Also read:

Samsung to kill off Galaxy Note 7 after second round of battery fires

Samsung, it’s high time to close the Galaxy Note 7 chapter

The risk of exposure to hazardous gases

A recent study carried out by researchers at NBC Defence and Tsinghua University, China claims that fire caused by overheating, damage or using a disreputable charger with Li-Ion battery can produce more than 100 toxic gases including carbon monoxide. The study was published in international journal Nano Energy Volume 27.

Researchers exposed two types of commercially used Li-Ion batteries to high temperature in a combustion chamber made of steel glass panel. A hole was created at the top to provide an outlet to the gases. A chemical identification system was used to separate and identify the gases that were released due to the combustion. Besides carbon monoxide, the researchers found traces of sulphur dioxide, naphthalene and propylene oxide in the fumes.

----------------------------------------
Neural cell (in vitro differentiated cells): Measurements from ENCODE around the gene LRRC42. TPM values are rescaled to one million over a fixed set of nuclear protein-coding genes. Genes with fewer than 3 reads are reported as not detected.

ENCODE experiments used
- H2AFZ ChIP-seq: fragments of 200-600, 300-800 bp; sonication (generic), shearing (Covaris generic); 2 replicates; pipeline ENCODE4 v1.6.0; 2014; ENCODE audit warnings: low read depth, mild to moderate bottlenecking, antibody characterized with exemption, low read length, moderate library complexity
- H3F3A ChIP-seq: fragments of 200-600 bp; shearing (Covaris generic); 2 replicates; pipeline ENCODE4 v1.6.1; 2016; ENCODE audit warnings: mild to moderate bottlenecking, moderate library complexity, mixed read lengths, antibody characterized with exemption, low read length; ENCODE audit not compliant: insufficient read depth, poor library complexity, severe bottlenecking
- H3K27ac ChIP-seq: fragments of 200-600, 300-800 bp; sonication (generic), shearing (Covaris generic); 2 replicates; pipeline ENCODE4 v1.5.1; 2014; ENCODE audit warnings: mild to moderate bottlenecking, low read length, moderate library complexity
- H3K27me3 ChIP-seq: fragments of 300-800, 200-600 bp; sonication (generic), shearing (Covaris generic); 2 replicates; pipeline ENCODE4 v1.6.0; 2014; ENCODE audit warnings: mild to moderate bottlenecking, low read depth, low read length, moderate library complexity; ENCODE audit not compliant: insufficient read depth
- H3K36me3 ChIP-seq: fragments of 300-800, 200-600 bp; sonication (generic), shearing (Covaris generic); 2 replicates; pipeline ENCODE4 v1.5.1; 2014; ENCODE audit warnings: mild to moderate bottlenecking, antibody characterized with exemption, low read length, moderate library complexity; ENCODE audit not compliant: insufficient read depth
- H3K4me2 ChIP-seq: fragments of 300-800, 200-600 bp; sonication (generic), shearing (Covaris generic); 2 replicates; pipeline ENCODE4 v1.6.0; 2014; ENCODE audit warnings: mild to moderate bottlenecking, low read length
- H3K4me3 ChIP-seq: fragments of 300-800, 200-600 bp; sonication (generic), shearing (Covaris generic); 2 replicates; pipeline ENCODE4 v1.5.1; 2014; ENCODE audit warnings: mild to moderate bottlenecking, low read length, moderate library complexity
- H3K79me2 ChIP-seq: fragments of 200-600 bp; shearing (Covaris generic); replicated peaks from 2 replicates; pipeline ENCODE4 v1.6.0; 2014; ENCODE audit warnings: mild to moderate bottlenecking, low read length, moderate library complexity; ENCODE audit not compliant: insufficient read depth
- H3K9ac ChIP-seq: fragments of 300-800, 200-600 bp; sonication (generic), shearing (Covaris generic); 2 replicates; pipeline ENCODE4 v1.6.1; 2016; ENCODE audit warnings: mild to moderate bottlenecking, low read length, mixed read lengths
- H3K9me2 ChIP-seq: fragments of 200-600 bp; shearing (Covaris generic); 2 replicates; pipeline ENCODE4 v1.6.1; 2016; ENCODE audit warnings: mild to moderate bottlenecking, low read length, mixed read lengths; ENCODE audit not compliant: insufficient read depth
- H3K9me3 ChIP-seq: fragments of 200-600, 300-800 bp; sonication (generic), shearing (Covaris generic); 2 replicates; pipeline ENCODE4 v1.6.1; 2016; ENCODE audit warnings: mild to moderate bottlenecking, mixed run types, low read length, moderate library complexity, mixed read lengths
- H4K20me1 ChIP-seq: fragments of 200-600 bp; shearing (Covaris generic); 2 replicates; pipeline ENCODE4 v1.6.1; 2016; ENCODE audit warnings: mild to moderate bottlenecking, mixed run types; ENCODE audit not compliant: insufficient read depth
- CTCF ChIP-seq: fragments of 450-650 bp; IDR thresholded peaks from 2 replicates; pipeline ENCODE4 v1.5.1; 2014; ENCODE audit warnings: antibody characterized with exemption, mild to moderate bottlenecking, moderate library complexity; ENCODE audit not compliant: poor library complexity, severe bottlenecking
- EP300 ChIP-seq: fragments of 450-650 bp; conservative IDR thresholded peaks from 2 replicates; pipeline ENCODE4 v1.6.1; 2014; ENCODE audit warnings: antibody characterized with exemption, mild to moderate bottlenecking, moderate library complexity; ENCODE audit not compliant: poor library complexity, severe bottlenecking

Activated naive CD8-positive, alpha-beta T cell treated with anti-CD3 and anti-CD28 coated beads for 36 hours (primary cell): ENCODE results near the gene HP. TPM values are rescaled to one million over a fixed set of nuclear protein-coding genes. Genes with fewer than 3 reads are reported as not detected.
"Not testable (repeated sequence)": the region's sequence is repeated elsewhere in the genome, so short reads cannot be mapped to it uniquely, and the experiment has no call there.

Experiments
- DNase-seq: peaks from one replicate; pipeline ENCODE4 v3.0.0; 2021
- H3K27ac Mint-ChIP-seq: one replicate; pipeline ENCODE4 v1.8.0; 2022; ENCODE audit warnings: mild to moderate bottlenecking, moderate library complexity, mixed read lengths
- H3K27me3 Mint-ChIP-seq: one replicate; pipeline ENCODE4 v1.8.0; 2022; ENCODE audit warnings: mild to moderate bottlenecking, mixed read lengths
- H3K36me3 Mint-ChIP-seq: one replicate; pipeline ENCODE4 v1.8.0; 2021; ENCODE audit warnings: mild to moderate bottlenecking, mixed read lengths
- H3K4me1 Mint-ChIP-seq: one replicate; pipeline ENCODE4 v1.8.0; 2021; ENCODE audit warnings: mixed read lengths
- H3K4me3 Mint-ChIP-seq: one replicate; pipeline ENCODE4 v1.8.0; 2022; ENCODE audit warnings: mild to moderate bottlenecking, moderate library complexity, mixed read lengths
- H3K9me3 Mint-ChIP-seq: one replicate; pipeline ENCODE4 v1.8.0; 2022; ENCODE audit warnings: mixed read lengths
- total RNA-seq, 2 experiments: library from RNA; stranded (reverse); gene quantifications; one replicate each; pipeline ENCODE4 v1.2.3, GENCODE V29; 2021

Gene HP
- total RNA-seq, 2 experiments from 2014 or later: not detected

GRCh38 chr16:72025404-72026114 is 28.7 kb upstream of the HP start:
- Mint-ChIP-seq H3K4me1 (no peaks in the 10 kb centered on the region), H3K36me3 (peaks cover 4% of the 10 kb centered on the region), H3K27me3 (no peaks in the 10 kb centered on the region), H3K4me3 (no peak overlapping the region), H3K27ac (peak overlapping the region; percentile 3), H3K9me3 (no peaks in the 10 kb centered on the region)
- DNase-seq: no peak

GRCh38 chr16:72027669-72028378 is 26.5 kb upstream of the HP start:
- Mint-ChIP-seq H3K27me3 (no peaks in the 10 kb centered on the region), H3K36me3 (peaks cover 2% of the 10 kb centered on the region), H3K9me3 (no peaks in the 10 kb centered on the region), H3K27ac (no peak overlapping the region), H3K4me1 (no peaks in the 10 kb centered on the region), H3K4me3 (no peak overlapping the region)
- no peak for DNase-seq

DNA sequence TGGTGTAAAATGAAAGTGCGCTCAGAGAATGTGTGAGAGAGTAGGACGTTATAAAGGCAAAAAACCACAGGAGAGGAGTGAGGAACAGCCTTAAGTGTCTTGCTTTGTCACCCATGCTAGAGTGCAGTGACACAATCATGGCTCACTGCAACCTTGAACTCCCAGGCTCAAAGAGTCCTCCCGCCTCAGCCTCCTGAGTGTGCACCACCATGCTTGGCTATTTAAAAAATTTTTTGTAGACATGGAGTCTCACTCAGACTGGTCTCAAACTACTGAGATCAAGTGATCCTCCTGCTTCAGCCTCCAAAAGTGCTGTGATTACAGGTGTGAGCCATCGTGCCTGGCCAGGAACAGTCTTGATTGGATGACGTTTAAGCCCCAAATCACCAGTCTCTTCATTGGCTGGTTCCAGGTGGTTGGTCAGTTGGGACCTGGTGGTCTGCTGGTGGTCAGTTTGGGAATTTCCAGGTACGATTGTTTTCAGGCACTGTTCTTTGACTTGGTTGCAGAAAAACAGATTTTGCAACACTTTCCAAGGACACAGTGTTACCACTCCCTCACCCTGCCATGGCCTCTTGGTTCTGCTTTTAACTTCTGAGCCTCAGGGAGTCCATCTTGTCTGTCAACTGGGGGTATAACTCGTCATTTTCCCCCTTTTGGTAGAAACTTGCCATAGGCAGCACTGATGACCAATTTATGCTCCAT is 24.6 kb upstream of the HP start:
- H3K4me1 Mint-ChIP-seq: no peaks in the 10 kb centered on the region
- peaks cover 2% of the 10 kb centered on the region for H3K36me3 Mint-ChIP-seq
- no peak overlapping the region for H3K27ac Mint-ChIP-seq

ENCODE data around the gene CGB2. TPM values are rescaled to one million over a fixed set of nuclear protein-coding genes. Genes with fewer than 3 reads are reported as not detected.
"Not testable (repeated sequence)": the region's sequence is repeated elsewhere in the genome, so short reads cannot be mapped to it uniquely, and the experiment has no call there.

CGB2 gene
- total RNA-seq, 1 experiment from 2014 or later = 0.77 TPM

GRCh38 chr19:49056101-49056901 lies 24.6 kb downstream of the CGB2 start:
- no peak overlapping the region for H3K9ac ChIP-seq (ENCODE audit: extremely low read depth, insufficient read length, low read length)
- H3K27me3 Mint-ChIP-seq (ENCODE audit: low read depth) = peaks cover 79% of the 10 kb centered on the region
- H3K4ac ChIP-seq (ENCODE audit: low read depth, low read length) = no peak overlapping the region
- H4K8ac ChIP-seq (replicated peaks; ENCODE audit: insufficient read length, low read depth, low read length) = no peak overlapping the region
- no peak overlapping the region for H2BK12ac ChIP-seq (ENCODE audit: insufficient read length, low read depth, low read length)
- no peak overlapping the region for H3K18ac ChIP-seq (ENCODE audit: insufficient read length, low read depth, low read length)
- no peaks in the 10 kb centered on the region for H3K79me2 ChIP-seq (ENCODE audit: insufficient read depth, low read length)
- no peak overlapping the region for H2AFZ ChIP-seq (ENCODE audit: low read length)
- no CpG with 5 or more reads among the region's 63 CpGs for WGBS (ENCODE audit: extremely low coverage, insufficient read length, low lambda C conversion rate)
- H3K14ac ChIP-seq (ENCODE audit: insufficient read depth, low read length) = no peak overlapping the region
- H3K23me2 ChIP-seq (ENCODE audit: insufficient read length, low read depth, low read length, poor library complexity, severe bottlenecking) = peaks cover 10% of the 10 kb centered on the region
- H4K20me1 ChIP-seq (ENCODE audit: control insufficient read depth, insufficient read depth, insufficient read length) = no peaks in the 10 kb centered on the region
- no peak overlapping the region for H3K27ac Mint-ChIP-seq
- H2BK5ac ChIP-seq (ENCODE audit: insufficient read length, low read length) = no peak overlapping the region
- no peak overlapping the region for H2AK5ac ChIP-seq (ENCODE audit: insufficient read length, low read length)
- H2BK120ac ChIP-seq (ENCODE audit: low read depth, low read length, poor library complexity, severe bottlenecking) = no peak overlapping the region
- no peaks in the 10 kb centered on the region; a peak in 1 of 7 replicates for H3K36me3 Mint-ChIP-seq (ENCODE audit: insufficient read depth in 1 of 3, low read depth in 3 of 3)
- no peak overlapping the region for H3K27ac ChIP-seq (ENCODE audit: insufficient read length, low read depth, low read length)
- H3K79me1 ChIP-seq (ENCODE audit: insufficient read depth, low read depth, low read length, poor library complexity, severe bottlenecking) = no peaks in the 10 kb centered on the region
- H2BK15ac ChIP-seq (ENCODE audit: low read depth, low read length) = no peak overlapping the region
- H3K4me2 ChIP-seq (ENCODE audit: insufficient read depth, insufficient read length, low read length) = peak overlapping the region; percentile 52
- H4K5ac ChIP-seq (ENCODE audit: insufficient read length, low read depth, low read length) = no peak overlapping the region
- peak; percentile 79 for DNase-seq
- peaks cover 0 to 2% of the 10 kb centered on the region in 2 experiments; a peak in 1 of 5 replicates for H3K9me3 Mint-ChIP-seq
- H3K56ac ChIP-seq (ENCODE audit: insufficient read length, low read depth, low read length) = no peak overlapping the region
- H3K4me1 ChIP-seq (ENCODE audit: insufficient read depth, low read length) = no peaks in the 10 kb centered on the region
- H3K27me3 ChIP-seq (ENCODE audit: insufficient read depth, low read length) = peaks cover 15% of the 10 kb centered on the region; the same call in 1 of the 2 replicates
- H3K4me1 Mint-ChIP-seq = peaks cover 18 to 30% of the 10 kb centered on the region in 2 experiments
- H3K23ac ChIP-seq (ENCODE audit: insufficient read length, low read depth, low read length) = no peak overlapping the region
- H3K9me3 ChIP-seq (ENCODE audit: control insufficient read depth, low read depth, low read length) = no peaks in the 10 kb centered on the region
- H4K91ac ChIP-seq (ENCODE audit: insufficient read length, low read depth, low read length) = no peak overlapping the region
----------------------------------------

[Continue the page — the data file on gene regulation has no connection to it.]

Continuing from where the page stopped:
Researchers point out that in real life usage overheating or damage to Li-Ion batteries can expose it to such high temperatures.

It was also found that a fully charged battery is more likely to release more toxic gases compared to a battery with 50% charge. The capacity of a battery to release charge can also affect the concentrations and release more toxic gases. This means batteries with bigger capacity pose greater risk than smaller batteries.

Lead researcher Dr. Jie Sun said, “Dangerous gases such as Carbon Monoxide have the potential to cause serious harm within a short period of time if they leak inside a small, sealed environment, such as the interior of a car or an airplane.” Read more here.

The issue with Li-Ion batteries